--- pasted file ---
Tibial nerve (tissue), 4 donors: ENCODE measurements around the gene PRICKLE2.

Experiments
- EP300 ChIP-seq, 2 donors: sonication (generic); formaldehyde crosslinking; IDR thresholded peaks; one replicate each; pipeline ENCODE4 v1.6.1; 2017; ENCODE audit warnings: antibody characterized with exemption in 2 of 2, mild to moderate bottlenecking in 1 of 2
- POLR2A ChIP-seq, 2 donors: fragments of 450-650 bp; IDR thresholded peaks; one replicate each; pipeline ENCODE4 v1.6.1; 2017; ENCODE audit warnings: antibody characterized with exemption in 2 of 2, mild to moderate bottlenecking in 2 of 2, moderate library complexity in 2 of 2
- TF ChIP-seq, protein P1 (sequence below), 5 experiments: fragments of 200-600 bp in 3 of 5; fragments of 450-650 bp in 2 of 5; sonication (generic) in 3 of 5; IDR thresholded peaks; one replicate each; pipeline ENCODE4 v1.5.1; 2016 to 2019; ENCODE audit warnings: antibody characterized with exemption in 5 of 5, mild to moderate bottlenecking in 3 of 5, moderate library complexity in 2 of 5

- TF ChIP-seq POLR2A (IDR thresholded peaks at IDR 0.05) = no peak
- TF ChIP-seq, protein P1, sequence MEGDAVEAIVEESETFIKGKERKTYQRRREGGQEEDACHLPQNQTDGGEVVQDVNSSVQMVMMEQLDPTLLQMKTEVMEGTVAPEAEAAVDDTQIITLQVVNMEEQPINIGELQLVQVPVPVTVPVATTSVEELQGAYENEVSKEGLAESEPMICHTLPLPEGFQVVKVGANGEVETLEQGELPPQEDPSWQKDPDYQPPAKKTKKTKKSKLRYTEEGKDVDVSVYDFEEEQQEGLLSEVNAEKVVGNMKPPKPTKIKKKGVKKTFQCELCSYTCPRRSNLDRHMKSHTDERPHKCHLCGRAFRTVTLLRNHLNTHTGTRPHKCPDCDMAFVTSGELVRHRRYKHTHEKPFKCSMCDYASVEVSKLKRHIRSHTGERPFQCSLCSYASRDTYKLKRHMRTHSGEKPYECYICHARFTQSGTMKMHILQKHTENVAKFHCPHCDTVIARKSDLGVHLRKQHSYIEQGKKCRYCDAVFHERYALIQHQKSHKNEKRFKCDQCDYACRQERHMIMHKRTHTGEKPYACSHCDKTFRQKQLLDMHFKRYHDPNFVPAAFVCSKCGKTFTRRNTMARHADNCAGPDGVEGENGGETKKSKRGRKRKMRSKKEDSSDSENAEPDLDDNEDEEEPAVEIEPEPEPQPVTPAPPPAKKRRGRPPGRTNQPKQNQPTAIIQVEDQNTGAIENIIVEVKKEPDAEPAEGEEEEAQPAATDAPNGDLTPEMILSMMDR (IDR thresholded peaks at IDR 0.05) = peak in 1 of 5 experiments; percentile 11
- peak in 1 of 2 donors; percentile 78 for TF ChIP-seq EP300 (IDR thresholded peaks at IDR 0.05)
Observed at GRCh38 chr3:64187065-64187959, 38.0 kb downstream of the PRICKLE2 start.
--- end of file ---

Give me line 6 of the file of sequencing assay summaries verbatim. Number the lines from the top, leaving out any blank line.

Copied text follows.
- TF ChIP-seq POLR2A (IDR thresholded peaks at IDR 0.05) = no peak